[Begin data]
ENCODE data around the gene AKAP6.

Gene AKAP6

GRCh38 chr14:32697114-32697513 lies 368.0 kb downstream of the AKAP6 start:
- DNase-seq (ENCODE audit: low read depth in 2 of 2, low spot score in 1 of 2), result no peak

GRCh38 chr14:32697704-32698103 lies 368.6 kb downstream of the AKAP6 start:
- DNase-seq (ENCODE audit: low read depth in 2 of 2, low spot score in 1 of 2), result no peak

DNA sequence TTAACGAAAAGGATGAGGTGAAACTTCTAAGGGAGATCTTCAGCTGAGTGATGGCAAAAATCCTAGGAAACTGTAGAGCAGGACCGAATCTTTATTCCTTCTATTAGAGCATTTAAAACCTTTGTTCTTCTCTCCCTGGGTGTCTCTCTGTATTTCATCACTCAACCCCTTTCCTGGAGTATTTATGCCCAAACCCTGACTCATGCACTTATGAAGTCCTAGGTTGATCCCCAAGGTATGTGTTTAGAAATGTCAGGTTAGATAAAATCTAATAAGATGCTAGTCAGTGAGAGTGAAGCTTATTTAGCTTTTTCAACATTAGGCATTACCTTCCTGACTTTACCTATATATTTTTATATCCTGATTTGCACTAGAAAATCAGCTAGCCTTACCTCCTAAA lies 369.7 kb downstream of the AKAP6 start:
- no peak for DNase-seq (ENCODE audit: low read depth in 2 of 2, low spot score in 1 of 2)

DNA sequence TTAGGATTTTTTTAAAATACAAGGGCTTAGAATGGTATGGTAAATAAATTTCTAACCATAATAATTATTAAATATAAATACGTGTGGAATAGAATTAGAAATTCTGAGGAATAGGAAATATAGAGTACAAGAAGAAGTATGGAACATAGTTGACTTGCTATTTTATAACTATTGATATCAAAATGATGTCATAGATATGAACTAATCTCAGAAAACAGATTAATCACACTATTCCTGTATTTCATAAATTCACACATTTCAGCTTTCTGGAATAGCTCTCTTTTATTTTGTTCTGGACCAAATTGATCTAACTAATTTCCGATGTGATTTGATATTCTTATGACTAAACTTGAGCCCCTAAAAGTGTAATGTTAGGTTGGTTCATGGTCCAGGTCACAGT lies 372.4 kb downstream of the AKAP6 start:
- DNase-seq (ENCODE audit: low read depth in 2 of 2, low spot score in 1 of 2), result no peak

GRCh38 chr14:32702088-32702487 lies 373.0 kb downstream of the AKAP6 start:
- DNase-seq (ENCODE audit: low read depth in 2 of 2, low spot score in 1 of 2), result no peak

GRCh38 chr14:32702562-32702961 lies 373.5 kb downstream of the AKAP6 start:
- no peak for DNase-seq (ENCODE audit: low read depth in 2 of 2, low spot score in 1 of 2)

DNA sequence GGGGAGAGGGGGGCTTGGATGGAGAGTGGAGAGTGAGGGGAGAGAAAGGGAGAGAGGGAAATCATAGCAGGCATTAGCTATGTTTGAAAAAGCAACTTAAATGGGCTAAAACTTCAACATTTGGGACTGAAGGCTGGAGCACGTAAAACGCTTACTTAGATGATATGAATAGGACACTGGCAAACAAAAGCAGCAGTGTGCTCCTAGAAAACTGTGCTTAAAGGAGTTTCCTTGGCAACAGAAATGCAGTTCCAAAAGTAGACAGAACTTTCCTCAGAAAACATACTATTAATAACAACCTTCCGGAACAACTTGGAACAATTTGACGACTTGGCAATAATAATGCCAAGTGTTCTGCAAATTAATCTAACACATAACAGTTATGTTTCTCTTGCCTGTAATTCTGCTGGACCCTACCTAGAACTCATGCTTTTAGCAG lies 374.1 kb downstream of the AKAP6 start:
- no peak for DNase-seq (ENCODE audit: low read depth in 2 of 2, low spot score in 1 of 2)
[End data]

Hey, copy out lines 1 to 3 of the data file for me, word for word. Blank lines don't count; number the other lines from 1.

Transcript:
ENCODE data around the gene AKAP6.

Gene AKAP6

GRCh38 chr14:32697114-32697513 lies 368.0 kb downstream of the AKAP6 start: